The NEA Convention was held last week, so there have been a number of posts about teachers' unions on edublogs during the last few days. Coach Brown and Education Wonks both chimed in on the NEA, and Darren (The Conservative Teacher) had posts on the California Teachers' Association. I was surprised that all three expressed disdain for the unions involved. Darren didn't surprise me, because having disdain for unions is part of a conservative's job, but I wouldn't have expected the feeling to be unanimous.
I, too, have some problems with our teachers' unions. As I've said in previous posts and comments, I think our tenure and seniority systems prevent overall teacher quality from being as good as it should be, and our unions are those systems' strongest defenders. I have also been less than thrilled when the NEA and my own Education Minnesota have supported political positions far to the left of my own, especially when the issues involved are only marginally related to education. I am also bothered by the fact that our unions' endorsement for Democratic candidates is almost automatic, and I can imagine how a teacher like Darren feels about that. Nevertheless, my overall feeling for teachers' unions is one of gratitude.
No aspect of public education has been the subject of more scorn than teachers' unions. A secretary of education compared them to terrorist organizations, and Peter Brimelow, in his book The Worm in the Apple: How the Teachers' Unions Are Destroying American Education, compared them to the Communist Party. That has not been my experience with them. When I wrote my book, I knew that some of my most important ideas ran counter to positions Education Minnesota believed in. Nevertheless, they ran a full-page article on the book in their monthly newsletter, and despite the fact that the editor told me she disagreed with me, the article was completely fair. That doesn't sound to me like something the Communist Party would do.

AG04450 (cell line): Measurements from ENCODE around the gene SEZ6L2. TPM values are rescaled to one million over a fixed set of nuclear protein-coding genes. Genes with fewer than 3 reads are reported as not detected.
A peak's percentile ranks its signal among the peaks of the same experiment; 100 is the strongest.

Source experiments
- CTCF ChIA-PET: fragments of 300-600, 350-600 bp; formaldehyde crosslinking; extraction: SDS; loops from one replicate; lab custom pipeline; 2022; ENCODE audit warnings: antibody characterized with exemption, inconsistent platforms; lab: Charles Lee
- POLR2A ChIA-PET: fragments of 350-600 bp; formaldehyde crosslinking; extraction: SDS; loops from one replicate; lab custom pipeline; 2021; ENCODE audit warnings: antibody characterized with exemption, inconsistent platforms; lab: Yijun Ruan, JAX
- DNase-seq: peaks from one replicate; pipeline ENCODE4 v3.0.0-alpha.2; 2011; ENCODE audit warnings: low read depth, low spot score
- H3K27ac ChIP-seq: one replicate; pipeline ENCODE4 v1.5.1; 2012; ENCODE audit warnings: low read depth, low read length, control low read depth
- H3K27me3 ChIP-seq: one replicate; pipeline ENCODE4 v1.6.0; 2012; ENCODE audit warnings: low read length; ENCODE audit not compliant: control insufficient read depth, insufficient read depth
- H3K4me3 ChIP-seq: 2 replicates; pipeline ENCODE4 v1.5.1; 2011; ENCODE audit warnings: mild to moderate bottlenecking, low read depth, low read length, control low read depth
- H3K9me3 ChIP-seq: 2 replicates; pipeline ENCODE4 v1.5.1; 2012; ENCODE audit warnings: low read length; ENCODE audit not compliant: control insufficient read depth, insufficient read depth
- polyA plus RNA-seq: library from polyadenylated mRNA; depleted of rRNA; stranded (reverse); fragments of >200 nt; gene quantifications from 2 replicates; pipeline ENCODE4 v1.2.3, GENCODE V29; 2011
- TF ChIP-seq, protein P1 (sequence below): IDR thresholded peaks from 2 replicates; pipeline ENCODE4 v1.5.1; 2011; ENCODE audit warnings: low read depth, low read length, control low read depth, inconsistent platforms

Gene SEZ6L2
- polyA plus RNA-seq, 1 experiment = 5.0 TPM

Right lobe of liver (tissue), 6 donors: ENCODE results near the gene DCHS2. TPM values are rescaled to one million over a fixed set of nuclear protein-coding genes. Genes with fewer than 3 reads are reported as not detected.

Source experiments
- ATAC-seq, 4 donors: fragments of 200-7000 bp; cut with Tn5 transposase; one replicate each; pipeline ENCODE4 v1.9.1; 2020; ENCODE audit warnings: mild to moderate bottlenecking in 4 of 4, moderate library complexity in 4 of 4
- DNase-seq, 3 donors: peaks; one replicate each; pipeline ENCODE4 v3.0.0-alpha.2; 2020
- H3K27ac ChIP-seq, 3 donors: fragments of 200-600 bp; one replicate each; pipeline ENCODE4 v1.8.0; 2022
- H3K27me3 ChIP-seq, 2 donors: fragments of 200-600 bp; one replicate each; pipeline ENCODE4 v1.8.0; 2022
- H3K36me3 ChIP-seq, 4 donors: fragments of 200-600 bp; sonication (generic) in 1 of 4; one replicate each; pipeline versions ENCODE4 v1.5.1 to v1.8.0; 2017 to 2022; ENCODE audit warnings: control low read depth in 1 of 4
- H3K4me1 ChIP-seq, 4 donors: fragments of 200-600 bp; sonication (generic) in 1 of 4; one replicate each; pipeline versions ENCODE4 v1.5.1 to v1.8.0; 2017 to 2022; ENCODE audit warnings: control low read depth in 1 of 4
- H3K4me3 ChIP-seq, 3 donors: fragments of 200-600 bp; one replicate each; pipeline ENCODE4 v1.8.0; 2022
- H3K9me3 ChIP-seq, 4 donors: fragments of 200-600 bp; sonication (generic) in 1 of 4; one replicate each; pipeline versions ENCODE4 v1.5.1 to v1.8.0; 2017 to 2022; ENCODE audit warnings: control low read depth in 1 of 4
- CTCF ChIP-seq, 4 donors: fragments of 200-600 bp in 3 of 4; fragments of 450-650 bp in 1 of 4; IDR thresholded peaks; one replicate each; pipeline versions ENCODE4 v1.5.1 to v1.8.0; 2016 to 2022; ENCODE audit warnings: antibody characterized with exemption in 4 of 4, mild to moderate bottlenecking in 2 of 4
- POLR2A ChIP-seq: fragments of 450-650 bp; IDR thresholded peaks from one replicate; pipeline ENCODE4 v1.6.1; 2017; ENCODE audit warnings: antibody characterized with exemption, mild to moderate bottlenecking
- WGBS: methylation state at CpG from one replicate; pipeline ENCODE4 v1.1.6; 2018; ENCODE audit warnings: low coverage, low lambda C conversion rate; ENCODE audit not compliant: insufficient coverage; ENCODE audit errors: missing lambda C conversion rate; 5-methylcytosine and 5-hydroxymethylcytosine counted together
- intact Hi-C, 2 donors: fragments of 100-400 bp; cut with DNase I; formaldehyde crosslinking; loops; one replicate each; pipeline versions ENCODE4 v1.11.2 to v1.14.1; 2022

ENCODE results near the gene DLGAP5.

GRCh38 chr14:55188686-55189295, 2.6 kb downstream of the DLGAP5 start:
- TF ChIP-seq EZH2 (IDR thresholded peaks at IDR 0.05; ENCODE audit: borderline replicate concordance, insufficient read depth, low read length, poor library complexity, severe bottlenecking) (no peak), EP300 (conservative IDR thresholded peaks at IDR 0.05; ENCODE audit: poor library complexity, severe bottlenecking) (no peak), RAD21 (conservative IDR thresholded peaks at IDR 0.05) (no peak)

The standard of living that my family has enjoyed has certainly been helped along by my unions. I don't feel like I'm overpaid, but when my income is combined with my wife's, we are now able to live very comfortably. That wasn't always the case. When I began teaching, my salary was so low that my wife and I qualified for a welfare program, I ate peanut butter and jelly sandwiches for lunch and dinner for an entire month, and my mother-in-law cried during her 200-mile trip home to the Twin Cities after seeing the house we lived in. Furthermore, prior to intervention by the unions, female teachers had been required to leave the classroom as soon as they became pregnant. Things have changed, largely due to the efforts of our teachers' unions.
The dominant industry in my community is a non-union business. That's probably a good thing, because in our changing economy, I'm not sure they could have survived if it had unionized. There is no question that in private industry, unions have become victims of their own success. It's tough for a company paying union wages to compete with companies paying nonunion wages, and with companies who pay what they pay in places like Mexico, India, and China.
By and large, the business in our community treats their employees pretty well, but every so often the management there will take some arbitrary action that leaves people shaking their heads. I also have to wonder how well any businesses would treat their workers if there was never a threat that a union might come in. Despite the generally good treatment of workers by the business in our community, there are a lot of families with both parents putting in 60 hours week after week just to make ends meet. Nobody has complained about parents more than I have, but I have to admit that it would be tough to be a great parent when they have to spend that much time at the plant.
Peter Brimelow tries to argue in his book that good teachers might get paid better if we didn't have unions, because people value education so much. Yah, right! I might not like tenure, I might not like seniority, and I might not like some of the political stands the NEA and Education Minnesota have taken, but when it comes to working out a total package for the teachers in our school, give me a union any day. I have no desire to go back to my peanut butter and jelly days.